Restaurant review: Red Hot World Buffet & Bar, Leeds

Red Hot World Buffet.
Red Hot World Buffet.
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THERE are few things that will make your top-end restaurateurs recoil in horror quite like the word ‘buffet’.

To them a buffet is sacrilege. They’d argue it flies in the face of so many basic principles about cooking food to just the right temperature, in a specified length of time and delivered to your table to be consumed at what they’d consider to be the optimum moment.

If quality gastronomy is like carefully composing a work of fine art, a buffet is the equivalent of hurling bucketloads of paint on a canvas. But, as many an abstract artist will tell you, that can work.

Before assessing the food, there are a few things to get out of the way. Firstly, this place is bonkers. Absolutely bonkers.

What they’ve pursued is a concept which takes you on a journey. Not an X Factor figurative journey, you understand, but a round-the-world trip without ever leaving the heart of Leeds. Sounds a little crass? Well, yes it is, but we humoured the place.

You’ll need a sense of humour too because, unless you’ve booked, they’ll make you queue in the ground level bar like you’re trying to get into a nightclub. We were only there for a few minutes but it wasn’t the best of starts.

Things got stranger from there. First you approach a check-in desk at the top of a flight of stairs before descending into a hallway made up of a section of cabin from a jumbo jet, the intention of which is presumably to heighten the idea you’re travelling to a destination.

This does prompt a slightly perturbing question: where do you get hold of a section of aeroplane fuselage?

No matter, when you get to the other end you emerge into a vast subterranean dining area divided over two levels. The lower of the two is the biggest, the higher is slightly smaller but has the main buffet area closest.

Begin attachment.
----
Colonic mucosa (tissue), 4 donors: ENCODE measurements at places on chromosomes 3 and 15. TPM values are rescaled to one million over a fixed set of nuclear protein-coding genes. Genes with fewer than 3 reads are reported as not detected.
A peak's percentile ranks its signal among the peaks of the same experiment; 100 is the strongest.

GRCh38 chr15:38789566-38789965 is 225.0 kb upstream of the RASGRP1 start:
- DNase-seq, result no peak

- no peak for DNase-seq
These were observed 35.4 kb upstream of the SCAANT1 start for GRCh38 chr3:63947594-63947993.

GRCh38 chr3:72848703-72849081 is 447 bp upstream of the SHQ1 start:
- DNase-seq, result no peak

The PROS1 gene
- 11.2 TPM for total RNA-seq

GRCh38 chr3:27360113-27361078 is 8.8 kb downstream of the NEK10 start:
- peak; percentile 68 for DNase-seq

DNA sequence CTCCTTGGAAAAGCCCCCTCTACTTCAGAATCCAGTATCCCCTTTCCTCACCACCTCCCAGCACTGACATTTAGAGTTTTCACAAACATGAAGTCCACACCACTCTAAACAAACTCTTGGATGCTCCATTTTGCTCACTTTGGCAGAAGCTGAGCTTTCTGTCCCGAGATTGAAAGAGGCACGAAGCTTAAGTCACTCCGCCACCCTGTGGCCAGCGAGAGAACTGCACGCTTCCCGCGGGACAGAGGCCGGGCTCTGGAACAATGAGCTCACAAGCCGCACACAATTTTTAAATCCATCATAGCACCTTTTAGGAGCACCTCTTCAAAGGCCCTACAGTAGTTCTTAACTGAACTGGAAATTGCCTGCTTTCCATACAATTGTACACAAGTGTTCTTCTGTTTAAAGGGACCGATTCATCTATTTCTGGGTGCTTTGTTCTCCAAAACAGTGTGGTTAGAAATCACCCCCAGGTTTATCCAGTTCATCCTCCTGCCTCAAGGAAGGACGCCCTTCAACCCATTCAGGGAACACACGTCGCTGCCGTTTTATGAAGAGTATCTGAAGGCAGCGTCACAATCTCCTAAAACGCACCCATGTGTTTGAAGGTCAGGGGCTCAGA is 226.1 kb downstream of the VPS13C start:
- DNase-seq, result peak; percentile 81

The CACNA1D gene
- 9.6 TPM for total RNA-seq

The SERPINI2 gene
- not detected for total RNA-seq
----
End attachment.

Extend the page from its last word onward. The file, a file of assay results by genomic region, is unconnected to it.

Within those dining areas are different themes but it isn’t always clear what themes they are meant to be representing.

The buffet area is also divided up – roughly into Italian, Oriental, Indian and Mexican – with a giant dessert station in the centre (more on that later).

So, like I said, bonkers. You will not find anywhere else in Leeds that looks quite like this, of that you can be certain.

Now, the food. Where to begin.

What they’ve done here is actually rather clever. Yes, it still has the feel of a holiday break in Marbella with vast expanses of containers containing various bubbling concoctions just waiting to be spooned onto your plate. But on the other hand they’ve been rather shrewd with the menu.

For example, yes, you can get your sweet and sour chicken with fried rice, but you can also help yourself to a selection of sushi, which was actually rather pleasant as a starter.

And a substantial amount of the food is cooked from scratch, there and then. You can help yourself to a pick and mix of ingredients in the Oriental section then get it stir-fried in front of you in a few minutes. Which is not only a nice touch but reassures you the food wasn’t cooked hours ago, (even if you’ve no idea how long the ingredients were sitting there for.)